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Tuesday, June 14, 2011

Recent Reading

Palin and Romney seem the only real contenders in the Republican Presidential race - and Palin hasn't yet declared herself a candidate.

Ann Coulter “I can usually tell after a speech what the average SAT scores are, because contrary to my prejudice, at the good colleges they do not heckle, they do not throw food, they usually do not have stupid signs outside; they want to beat you in question and answer,”

Proposed China/South Korea/Japan free trade area - very hopeful because Which deal North Korea out of the position of Chinese ally & signals to NK's officers that China will be happy when Kim dies, of natural causes or lead poisoning, and they can join the free trade area with SK.

Politically China also gains by not being associated with a distasteful ally whom they only supported because SK was seen as a US satellite. The US gains by not having to stay and defend SK.

On the other hand North Korea has noticed that western promises to Gaddafi, Saddam, Yugoslavia

leading to them giving up or not producing WMDs proved untrustworthy

On Lord Thomas Macaulay, and his dictum: "A democracy cannot survive as a permanent form of government. It can last only until its citizens discover that they can vote themselves largesse from the public treasury".

Israel arms for cyberwar for cyberwar and indeed biological warfare it is probably at least as easy for small nations to defend themselves than for large ones because there are fewer entry points and connections. This may be important in the future.
Pseudoscience - Wikipedia article about phrenology, homeopathy etc. In normal wikipedia style it does not mention global warming as a pseudoscience but it is clear it ticks all the same boxes.
Media "experts" The result was a collection of more than 27,000 forecasts whose veracity was then checked over the following years. The outcome, published in 2005, was salutary. It showed that the typical expert did not perform significantly better than random guessing...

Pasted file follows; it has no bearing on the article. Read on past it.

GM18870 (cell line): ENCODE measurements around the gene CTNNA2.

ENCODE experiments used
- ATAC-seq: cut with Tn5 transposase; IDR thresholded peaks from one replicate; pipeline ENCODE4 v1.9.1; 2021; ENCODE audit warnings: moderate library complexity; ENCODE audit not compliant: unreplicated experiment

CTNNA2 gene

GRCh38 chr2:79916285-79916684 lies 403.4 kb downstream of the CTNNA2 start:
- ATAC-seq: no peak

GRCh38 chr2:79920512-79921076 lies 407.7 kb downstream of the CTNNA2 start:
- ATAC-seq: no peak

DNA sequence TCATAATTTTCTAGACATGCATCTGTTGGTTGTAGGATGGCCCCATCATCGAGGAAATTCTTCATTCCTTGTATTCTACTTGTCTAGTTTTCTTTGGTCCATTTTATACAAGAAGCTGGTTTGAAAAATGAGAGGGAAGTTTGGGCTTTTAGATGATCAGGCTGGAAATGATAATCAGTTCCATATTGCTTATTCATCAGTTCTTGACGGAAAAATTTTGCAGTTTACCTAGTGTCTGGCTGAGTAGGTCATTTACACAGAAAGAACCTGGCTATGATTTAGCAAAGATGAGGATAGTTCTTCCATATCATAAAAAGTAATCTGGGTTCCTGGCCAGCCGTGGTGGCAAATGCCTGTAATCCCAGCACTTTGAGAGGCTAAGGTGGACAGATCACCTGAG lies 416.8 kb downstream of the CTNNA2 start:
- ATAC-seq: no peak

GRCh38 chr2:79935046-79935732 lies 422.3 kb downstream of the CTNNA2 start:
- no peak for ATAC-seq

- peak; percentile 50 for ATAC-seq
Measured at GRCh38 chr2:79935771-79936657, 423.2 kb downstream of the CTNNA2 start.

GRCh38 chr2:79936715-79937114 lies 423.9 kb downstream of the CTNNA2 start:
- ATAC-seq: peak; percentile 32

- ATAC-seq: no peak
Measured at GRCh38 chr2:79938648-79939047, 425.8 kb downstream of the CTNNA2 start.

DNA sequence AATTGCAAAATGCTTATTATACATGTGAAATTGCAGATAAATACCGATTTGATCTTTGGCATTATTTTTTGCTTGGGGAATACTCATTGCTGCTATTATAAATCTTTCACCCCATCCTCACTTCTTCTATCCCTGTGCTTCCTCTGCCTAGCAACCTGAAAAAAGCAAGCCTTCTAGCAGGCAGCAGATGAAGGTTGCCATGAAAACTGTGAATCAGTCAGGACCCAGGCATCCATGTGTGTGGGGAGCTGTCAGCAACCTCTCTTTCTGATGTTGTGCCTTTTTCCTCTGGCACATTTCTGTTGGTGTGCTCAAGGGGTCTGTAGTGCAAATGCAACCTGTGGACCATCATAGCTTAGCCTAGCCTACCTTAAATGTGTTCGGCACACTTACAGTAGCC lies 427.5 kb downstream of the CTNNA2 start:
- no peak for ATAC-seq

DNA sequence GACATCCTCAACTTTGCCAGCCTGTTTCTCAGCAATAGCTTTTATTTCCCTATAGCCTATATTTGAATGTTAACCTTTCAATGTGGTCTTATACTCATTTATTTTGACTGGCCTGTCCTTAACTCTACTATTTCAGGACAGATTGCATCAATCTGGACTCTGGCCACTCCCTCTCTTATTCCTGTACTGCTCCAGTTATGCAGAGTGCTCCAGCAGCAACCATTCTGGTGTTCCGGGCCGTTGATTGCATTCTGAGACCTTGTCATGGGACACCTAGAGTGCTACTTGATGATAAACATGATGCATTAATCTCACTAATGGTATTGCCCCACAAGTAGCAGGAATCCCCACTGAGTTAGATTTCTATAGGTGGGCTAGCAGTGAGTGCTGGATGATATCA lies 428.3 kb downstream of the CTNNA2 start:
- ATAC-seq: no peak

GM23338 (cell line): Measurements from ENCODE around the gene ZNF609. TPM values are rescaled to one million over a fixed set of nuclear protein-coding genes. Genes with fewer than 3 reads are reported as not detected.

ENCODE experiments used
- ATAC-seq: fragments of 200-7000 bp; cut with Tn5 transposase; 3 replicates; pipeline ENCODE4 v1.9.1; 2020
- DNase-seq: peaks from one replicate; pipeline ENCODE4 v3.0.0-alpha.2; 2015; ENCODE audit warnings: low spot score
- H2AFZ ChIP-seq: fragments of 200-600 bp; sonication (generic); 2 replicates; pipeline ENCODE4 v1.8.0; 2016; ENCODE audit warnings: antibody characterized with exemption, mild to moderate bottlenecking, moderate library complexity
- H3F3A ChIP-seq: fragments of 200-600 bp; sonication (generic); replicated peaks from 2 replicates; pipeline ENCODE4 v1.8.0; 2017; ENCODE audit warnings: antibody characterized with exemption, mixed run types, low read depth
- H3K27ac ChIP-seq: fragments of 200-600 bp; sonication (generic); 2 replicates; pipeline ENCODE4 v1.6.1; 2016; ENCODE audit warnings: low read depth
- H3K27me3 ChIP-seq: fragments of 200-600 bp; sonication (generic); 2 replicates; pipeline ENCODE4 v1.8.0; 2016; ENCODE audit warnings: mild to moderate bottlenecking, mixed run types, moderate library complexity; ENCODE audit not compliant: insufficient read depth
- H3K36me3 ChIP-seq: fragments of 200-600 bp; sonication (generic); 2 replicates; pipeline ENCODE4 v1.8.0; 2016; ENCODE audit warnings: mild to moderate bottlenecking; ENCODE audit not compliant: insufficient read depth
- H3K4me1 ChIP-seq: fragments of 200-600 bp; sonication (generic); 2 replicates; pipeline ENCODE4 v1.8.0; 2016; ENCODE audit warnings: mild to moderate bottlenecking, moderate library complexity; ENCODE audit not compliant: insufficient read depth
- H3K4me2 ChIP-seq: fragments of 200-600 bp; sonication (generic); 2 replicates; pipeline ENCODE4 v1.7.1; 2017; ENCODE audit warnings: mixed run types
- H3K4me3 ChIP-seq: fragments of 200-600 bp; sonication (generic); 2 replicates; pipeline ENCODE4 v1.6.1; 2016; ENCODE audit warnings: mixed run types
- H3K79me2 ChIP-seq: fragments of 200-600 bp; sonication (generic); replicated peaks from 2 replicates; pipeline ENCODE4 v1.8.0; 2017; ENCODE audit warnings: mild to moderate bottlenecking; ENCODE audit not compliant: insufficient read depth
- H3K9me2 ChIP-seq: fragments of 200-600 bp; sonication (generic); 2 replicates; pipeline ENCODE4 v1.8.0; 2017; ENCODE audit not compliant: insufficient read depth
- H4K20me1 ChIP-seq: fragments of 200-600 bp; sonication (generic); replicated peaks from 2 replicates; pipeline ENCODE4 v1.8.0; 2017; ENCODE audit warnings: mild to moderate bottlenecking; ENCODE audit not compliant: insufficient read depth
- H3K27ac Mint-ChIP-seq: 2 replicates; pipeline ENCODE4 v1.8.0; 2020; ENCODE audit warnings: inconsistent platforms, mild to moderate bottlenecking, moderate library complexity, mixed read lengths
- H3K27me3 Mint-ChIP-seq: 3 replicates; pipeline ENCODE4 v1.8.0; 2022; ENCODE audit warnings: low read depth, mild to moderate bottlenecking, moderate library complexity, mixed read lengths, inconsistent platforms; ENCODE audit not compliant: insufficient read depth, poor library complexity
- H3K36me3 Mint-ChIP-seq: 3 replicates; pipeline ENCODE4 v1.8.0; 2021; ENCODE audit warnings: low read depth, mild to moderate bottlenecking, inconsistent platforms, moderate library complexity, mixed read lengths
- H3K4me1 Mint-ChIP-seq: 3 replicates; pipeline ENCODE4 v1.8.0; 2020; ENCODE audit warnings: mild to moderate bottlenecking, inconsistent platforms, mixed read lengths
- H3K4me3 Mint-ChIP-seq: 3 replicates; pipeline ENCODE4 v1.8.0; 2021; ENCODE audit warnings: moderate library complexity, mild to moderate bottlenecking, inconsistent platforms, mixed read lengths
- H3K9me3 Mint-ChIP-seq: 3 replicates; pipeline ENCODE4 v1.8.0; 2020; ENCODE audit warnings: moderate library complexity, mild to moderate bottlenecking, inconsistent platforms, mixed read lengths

Those who did badly did not like getting bogged down in complexities, or weighing up the evidence from a variety of sources. Instead, they had a habit of making predictions that complied with some grand, overarching thesis. And having made their predictions, they were - ironically enough - strikingly confident about them.

A grand thesis, simple views, confidence ... as Gardner points out, that's pretty much a thumbnail sketch of the perfect media pundit.

Yet according to Prof Tetlock's research, those are precisely the characteristics of experts whose predictions are worse than random guessing.

And that, in turn, suggests that the very fact a pundit makes regular media appearances means we can ignore his or her predictions.

intelligence made a difference in gross domestic product. For each one-point increase in a country’s average IQ, the per capita GDP was $229 higher. It made an even bigger difference if the smartest 5 percent of the population got smarter; for every additional IQ point in that group, a country’s per capita GDP was $468 higher. Of course which is cause and which effect or how much one reinforces the other is pretty much guesswork. I would like to think that it is mainly effect - that rich countries provide more education and make people smarter.

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